It’s an exciting time for you- you’ve started running a business, which includes booking jobs, taking payments, and paying your team. It all happened sort of quickly, and you didn’t really have a “business plan” down on paper...but hey, you’re making money! Now you just need to learn how to manage it all so you can grow! Sound familiar? This is not an unusual place to find yourself in- in fact, it’s where a lot of business owners begin! But now it’s time to pause and take a closer look at what you’ve been up to. There are several key steps that you should take to protect the business...and yourself!Thankfully, the government gets it- lots of businesses spring up and are off to the races! That’s why anytime that you start performing business transactions outside of a “typical job”, the government automatically considers you a Sole Proprietor, or a business unto yourself. This means that “starting a business” is easy, but there are a few things you should keep in mind. When you’re running and operating a business as a Sole Proprietor, you don’t have any protections in place that could help cover you if issues arise. You and the business are considered the same “entity”, so you’re personally responsible (liable) for any debts or claims that someone makes on the business. Picture this- you’re out supervising a crew on a job, and a piece of equipment falls right on the customer’s prized show dog, which was running around the property. Poor little Snickerdoodle needs multiple (expensive) surgeries, and the angry customer is coming after you for the bill! Hopefully your insurance covers it...but if the customer wins a judgement against you, any payments not covered by insurance are on your head! If the business doesn’t have enough assets to cover it, that means the next stop for collections will be the assets that you own personally (like your savings, your car, or…*gulp* your house!)While crushing a prized show dog may not seem like the likeliest of scenarios, there are a variety of issues that can pop up which get businesses in trouble- like an employee injury, un-anticipated tax bill, or a big job that doesn’t pay (even though you’ve already racked up some materials bills with your vendors)! If you’re part of a partnership, any debts that your partner accrues can be tacked on to you, too. Who would say no to some extra protection and extra peace of mind?
You Started a Business...Now What!?
Morgan Ray, COO at Bookkeeping for Painters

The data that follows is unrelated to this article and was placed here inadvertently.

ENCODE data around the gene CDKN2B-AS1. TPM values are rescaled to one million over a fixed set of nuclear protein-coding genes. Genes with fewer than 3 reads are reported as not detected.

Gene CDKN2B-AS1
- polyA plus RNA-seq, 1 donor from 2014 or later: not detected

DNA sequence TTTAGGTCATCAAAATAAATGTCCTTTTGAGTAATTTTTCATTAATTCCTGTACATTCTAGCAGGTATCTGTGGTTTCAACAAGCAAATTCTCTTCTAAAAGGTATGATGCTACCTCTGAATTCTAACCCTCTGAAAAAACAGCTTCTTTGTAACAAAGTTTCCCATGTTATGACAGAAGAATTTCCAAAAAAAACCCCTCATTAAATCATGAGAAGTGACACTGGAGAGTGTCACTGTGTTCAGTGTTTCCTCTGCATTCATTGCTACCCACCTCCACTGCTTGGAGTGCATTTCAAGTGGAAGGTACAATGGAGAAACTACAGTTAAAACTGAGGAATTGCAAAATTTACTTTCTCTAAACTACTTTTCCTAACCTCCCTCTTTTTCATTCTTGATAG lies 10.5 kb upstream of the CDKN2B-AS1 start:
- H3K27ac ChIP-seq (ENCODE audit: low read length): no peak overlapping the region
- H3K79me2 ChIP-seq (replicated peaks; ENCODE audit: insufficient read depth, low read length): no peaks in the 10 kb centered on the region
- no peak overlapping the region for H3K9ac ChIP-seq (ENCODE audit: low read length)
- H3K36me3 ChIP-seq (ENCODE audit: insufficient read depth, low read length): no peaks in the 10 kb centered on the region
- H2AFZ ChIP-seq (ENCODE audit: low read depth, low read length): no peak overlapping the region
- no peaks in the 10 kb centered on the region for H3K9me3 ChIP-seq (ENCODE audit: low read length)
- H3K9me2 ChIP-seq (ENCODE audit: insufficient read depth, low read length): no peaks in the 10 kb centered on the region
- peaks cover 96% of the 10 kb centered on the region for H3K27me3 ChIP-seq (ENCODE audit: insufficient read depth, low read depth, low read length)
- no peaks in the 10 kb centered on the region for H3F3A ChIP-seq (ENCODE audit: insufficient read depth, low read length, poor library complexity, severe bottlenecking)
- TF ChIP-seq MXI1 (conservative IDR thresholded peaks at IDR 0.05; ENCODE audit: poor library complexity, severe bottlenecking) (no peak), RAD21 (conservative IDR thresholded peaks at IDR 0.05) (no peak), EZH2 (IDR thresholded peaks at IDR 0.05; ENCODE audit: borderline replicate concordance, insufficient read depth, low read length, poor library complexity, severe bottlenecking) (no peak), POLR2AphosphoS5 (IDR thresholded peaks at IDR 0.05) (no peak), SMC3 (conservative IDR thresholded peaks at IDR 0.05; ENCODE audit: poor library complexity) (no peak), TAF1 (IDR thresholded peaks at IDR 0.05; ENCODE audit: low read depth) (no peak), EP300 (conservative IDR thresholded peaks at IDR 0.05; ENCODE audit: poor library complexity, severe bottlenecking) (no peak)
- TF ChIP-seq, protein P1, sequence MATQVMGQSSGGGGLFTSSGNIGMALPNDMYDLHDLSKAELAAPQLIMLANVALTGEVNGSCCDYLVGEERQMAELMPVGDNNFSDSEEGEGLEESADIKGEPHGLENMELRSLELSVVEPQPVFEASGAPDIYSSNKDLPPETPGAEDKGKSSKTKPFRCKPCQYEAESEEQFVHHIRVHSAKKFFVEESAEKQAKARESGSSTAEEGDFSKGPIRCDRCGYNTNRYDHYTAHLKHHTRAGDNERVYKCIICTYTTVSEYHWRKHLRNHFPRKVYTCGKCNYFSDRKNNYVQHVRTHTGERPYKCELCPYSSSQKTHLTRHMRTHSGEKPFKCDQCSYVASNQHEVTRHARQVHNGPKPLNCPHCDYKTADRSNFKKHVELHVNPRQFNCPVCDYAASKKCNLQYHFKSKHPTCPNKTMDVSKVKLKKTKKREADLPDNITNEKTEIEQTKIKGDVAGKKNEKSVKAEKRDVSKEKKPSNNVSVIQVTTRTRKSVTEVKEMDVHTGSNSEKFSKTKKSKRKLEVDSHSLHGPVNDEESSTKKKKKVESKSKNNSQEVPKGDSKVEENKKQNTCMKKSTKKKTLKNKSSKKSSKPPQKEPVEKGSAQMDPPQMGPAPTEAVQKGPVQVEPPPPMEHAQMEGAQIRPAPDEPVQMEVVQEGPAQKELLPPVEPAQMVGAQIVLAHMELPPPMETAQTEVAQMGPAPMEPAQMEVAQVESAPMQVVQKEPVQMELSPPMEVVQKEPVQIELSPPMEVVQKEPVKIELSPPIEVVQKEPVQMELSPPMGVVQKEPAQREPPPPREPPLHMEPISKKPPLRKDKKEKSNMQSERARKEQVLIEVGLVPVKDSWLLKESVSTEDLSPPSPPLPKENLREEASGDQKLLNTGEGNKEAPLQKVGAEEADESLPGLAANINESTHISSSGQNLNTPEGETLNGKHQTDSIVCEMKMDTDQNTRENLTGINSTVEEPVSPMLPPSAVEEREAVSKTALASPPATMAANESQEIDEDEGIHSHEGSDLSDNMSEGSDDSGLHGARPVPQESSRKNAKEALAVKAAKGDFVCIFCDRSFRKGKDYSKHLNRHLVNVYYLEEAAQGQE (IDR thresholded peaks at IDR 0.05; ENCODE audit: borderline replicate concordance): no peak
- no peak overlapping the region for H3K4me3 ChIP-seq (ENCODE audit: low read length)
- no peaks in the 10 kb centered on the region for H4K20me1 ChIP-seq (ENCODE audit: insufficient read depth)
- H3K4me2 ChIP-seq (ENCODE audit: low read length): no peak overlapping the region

Step 1: Get “Organized”
Sole Proprietorships and Partnerships, in their simplest forms, don’t offer you very much protection. That’s why the concept of a Limited Liability Company came onto the scene, “limiting” your risk to the money and assets earned or put into the business. There are several advantages- LLCs are usually pretty simple to form (“organize” as) and simple to administer. You can be an LLC if you’re a single owner, or many! It makes your business look more professional, and of course it also limits the amount of assets ($) that you personally have at risk. It also grants you exclusive use to your business name in the area that you organize. So how do you make the leap and become an LLC? It varies from state to state, but searching the web for “ Form an LLC in XYZ State” will get you off to a great start. Some people like to enlist the services of an attorney in getting themselves organized, but this isn’t a requirement. Many states have made the process of forming a company like an LLC very easy- with a simple online application. Sometimes the state will even provide you with boiler-plate documents like your “Articles of Organization”, and they charge a (usually small) filing fee for organizing your business. (Looking to formalize your business, but still uncertain exactly how to proceed? We Can Help) While organizing your business, you will need to be prepared with information such as a consistent mailing address for the business (it can be your home address) as well as know who you want to be the “Registered Agent”. This is a person who is responsible for receiving and giving a timely response to business correspondence from the government, and you don’t have to look too far for your agent- it’s usually you!(Tips to Remember: When you move, it’s important to update the state business commission with your new address. They always need a way to reach you!)